You’d expect this would knock out most of the component manufacturing industry. If that’s coupled with a slowdown in China and other emerging economies, and a fiscal tightening as the government has flagged, that wouldn’t be very good. It’s really a bad time for a tough budget. Some of the government’s decisions — like raising the debt ceiling — suggest they’re aware of this, but others do not. There doesn’t seem to be any apparent economic strategy with a lot of the rhetoric and decision-making. It’s all very politically selective.
The motor vehicle industry in Australia was always going to close down. We said that in the 1980s. But we managed to slim down operations and keep the industry going another 25 years. With the right policies, we could have gotten another decade out of the industry. That would have made a significant difference to a lot of workers. But the industry, and manufacturing in general, was always going to decline.
Stephen Walters, JP Morgan economist:
A recession is a ridiculous suggestion. In three or four years we’re losing several thousand jobs in a workforce of something like 12 million. There will be a big gain in employment multiple times what the losses from this will be. To suggest losing 2500 jobs causes a recession is just ridiculous.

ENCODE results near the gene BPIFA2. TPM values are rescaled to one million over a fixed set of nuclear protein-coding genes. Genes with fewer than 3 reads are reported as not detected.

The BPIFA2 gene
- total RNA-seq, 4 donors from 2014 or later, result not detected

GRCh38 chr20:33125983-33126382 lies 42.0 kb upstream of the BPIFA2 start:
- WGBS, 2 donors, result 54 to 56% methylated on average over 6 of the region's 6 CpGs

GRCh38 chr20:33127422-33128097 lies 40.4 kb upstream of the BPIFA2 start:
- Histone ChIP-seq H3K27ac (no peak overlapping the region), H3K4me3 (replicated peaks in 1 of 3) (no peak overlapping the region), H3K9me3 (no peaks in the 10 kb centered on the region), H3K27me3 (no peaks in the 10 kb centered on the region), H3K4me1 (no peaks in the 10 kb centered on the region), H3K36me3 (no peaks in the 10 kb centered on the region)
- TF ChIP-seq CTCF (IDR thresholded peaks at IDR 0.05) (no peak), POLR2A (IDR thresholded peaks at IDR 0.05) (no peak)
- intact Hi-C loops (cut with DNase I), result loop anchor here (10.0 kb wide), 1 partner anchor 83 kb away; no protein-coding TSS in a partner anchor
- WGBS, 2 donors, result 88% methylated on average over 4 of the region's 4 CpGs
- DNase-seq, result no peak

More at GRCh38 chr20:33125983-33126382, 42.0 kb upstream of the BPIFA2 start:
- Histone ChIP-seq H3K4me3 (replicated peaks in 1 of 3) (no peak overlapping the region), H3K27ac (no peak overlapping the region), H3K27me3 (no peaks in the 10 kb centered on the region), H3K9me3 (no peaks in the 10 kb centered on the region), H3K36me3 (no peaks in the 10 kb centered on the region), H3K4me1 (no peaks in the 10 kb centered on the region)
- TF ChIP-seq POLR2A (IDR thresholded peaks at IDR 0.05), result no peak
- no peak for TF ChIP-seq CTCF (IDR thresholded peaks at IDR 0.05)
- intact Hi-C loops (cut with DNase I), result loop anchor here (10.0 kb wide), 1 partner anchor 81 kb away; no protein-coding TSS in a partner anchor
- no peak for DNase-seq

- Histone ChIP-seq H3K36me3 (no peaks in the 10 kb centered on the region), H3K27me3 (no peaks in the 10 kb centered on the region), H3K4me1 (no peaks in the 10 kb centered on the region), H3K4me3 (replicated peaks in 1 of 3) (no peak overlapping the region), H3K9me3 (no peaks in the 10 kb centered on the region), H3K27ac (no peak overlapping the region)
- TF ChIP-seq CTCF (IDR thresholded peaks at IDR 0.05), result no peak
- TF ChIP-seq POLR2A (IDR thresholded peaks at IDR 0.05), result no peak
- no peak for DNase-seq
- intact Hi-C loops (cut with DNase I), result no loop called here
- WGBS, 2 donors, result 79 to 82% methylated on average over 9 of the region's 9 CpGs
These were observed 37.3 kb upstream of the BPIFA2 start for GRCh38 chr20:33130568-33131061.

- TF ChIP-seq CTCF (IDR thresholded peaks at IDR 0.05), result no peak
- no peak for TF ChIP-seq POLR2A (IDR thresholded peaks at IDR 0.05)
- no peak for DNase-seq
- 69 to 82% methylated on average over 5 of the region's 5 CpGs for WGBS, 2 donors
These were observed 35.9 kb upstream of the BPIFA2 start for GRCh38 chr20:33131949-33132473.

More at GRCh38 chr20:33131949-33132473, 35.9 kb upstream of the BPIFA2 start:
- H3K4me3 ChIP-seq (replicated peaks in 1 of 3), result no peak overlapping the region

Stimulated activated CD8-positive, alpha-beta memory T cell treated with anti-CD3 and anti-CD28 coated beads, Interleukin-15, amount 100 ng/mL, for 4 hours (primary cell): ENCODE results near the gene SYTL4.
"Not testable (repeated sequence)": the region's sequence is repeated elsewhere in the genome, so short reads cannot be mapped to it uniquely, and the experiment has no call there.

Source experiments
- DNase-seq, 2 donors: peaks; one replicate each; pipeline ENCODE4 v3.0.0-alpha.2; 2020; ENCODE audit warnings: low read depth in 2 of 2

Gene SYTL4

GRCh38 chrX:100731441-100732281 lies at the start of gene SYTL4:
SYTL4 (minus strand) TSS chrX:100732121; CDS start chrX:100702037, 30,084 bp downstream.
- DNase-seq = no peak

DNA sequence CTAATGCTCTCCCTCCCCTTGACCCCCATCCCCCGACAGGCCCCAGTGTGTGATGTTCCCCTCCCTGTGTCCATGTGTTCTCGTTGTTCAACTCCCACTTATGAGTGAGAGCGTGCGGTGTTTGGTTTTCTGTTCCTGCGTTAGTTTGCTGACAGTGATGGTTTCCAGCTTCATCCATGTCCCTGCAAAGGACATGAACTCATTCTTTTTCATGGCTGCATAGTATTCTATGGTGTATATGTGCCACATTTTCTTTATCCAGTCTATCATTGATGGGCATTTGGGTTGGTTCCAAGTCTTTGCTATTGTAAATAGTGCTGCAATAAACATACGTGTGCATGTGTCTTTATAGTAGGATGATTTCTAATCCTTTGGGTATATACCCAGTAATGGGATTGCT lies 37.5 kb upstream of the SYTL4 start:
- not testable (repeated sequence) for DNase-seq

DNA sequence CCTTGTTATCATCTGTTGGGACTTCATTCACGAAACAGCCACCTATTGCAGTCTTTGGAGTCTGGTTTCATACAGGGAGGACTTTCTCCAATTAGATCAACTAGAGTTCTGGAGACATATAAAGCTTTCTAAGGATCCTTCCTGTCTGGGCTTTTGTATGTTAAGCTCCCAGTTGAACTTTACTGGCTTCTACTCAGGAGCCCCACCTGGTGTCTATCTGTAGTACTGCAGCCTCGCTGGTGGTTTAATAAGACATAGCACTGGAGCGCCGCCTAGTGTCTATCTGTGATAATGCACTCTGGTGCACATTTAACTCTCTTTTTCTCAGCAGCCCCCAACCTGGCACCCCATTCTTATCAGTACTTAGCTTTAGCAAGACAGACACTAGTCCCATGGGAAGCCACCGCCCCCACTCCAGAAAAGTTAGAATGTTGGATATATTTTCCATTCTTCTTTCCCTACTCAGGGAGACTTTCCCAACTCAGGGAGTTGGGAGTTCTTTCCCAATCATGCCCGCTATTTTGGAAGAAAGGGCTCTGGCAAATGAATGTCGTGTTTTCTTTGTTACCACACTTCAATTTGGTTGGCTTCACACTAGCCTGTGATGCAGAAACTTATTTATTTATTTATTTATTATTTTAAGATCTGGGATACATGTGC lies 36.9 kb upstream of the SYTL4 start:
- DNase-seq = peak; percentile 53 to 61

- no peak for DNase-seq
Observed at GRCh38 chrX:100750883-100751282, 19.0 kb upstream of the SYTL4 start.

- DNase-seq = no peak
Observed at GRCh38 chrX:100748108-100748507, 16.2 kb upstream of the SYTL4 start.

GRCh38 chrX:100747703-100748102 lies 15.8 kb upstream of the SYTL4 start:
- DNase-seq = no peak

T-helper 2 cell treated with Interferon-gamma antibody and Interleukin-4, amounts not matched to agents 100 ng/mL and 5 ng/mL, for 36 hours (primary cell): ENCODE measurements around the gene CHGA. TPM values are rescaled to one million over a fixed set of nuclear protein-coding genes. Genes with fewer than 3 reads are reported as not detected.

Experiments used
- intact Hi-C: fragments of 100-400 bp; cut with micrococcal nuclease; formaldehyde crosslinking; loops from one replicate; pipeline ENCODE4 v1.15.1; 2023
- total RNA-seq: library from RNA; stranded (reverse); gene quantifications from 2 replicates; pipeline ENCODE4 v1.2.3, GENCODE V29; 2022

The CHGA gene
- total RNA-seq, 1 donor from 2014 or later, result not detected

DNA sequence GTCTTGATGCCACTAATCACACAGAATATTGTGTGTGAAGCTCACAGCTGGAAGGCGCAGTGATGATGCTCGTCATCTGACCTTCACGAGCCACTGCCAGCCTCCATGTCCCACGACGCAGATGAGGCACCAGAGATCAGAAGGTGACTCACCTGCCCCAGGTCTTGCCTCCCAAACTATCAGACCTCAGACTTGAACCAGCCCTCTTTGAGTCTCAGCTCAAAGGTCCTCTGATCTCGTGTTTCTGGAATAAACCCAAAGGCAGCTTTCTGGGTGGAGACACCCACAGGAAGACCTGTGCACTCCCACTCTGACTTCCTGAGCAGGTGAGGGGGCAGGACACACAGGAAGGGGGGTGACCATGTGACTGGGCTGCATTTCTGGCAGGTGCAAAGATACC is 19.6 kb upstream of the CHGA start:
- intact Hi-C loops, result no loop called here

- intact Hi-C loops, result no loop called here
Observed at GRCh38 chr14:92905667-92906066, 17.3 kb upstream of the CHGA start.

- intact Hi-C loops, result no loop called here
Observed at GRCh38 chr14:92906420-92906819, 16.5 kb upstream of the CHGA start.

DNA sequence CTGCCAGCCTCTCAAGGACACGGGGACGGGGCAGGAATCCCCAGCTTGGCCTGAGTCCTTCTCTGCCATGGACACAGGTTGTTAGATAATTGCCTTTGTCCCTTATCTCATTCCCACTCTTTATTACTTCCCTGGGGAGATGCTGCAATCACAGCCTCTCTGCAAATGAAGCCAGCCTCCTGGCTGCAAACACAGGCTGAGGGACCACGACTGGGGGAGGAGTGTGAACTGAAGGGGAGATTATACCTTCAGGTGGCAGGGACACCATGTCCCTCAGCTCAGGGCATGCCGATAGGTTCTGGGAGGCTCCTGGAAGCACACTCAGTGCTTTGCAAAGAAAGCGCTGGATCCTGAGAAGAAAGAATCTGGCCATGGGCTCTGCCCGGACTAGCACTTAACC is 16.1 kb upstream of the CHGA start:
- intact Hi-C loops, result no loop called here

We shouldn’t direct scarce government resources into areas of economy that can’t stand on their own. We’ve done that for the past 30 to 40 years but it’s clearly not viable. We should be spending the money on more efficient provisions of infrastructure, lower taxation, increased services for the sick and elderly. There’s just no future in automotive manufacturing. Propping up an unviable industry is a ridiculous economic equation, and it just doesn’t work.
There has been restructuring in the past where industries have closed and those jobs end up appear in a different sector. With retraining and some assistance, those jobs end up elsewhere. Component manufacturers are also able to reposition and maybe even export their components. Just because car manufacturing is ending, it doesn’t necessarily mean they’ll shut down, but it does mean there are some challenges ahead.
Burchell Wilson, acting chief economist, Australian Chamber of Commerce and Industry:
The comments from the Opposition Leader are clearly overstating the issue. It’s a relatively small industry compared to the broader labour market, and it’s unclear to what extent the losses will go further up the supply chain. There’s a lot of quite dangerous and alarmist commentary going around, which will only undermine confidence. It’s doing the states a disservice.
What this closure tells us is the $30 billion in industry support they’ve received over the past 15 years has been wasted. It’s been costly to the community. There is no justification for propping up private sector businesses in relation to the automotive industry, as the Productivity Commission told us just two weeks ago. The idea of co-investment is masking what is actually a subsidy.
We’re seeing quite a strong pick up in the construction sector with the reduction of the cash rate. The retail sector is gaining some strength. There’s plenty of capacity to absorb a couple of thousand job losses in the car industry.